As indoor living spaces come in many different shapes and sizes including tiny houses and large estates, residential air conditioners have also been made available in a range of styles and configurations. Presently, there are three main types of AC units, namely, split-system, packaged, and ductless. Each of these has its specific uses but all have the same parts of an air conditioning system. The best cooling type for you will depend on your location, the size of your home, the desired air conditioner size, and how you use the unit.

1. Split -System Air Conditioner

This AC type includes both an indoor and an outdoor unit. The former is usually a furnace or fan coil. It contains the evaporator and the blower fan (air handler), which circulates air throughout your home. Meanwhile, the compressor and condenser coils are both housed in the outdoor unit.

Split-system air conditioners offer a range of benefits. Among other things, they provide consistent and reliable temperature control throughout the home. They also have filters designed within the indoor air handler that clean the air as it cools.

Split-systems come in three different types. The first two include the simple single-stage system and the two-stage model, which is quieter and more efficient. Multi-stage systems, however, are the quietest of the three and are considered as money-savers.

2. Packaged Air Conditioner

Packaged systems include the compressor, blower fan, and condenser, all in one unit. These air conditioners are ideal in places where there is not enough space. They are also an excellent choice for areas with rooftop installations.

Packaged air conditioners are similar to the split systems in that they both pull warm air from your home through return air conduits and into the evaporator coil section. Eventually, cold air is released to the home via supply air ducts.

3. Ductless Air Conditioner

Because they provide cooling to specific areas of the home, ductless air conditioners can’t be considered central air systems. Also, since they do not rely on ducts for chilled air distribution, ductless types are less difficult to install.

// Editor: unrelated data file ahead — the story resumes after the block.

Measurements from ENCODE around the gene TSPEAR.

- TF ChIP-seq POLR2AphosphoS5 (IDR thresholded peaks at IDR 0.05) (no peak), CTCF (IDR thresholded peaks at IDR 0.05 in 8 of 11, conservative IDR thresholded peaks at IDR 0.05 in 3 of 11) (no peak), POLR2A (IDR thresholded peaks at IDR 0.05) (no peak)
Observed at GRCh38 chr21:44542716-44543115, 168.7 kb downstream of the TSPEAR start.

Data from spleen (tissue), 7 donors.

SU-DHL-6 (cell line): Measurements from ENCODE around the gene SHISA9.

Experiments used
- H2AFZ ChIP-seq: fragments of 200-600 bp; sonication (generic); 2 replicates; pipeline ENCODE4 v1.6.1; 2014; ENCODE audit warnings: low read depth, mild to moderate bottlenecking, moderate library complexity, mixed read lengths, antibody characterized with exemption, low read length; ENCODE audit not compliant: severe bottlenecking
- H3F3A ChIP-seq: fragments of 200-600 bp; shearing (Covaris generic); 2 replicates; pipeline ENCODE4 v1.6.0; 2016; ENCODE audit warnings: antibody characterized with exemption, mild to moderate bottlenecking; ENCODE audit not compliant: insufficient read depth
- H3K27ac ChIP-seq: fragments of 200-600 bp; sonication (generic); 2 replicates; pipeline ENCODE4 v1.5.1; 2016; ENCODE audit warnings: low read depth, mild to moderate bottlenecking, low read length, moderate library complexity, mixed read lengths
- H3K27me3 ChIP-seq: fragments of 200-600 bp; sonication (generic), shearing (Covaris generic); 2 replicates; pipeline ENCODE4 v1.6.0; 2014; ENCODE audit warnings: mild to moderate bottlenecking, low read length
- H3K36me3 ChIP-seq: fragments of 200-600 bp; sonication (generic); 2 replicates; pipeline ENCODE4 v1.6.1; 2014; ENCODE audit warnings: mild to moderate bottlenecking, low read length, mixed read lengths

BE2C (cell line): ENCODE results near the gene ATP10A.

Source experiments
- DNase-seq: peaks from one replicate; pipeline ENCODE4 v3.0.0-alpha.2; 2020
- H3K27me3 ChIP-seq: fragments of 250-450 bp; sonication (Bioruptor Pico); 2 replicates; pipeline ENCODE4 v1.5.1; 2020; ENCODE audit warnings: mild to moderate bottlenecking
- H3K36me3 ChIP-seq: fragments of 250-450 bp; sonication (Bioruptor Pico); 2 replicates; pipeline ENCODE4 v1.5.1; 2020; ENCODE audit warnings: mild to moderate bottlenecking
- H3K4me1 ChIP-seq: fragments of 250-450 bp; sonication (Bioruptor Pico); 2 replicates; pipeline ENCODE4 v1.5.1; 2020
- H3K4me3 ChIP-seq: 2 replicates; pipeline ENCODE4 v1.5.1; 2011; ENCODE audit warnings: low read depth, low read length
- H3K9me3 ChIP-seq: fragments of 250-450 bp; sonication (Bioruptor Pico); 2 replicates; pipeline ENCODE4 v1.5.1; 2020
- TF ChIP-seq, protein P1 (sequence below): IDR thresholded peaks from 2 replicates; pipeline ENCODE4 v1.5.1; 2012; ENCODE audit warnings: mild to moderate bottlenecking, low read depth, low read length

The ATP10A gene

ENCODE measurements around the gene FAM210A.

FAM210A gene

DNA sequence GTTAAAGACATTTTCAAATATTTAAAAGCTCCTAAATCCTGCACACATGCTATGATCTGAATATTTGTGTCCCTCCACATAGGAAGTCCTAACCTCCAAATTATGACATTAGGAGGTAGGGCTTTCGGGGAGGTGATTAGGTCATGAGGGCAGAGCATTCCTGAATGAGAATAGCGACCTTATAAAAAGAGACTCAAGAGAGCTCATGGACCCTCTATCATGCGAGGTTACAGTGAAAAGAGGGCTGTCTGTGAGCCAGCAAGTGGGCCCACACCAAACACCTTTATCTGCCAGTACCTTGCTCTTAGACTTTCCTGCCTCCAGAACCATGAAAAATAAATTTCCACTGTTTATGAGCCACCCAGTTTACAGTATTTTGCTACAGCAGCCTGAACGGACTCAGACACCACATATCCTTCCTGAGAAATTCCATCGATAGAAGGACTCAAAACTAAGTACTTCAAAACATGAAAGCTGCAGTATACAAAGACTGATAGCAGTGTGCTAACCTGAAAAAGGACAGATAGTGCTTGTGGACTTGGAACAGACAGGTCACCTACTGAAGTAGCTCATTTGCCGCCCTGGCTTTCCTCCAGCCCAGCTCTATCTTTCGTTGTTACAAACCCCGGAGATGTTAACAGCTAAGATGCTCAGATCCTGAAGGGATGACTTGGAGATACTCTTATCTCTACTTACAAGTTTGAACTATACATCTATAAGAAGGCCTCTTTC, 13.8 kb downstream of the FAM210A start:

Ductless systems are similar to the split variety as they both have at least one indoor unit and an outdoor counterpart, both of which are connected by a copper refrigerant tubing. The indoor unit can be mounted on the wall, on the ceiling, or on the floor. This allows for multiple indoor systems connected only to one outdoor unit. Ductless air conditioners are flexible systems that can be used as a zoning reference, with every room in your home having its own temperature setting depending on your comfort requirements.

Key Takeaway

Air conditioning units are staples in many residential places, but not too many homeowners are aware as to how these cooling systems actually work. From the warm air that gets sucked into the evaporator coil up to the time cold breeze is released from the air duct, there’s a lot of processes that take place inside. Yet, all of these are completed surprisingly in just a matter of minutes.

Regardless of how an air conditioner works, there’s no doubt that it is an indispensable home appliance. To ensure that they will stay with you for a long time, air conditioners need to be provided with regular and proper maintenance. On the other hand, if your unit has to be repaired for any reason, it’s best to get the services of a reputable HVAC specialist company.

For reliable air conditioner repair and installation, the only choice is DunRite Heating & Air, Inc.

Just like many home appliances, air conditioners are subject to wear and tear and will eventually suffer from some type of damage. There’s no need to worry though, because DunRite Heating & Air, Inc., is always ready to help.

With our professional HVAC San Jose team, we assure you that we can fix any problem your air conditioning unit is suffering from by taking a look at your central air conditioning system diagram. We have been in the business for half a century, and we have effectively handled innumerable AC issues. Call us now so you can see the difference in our service.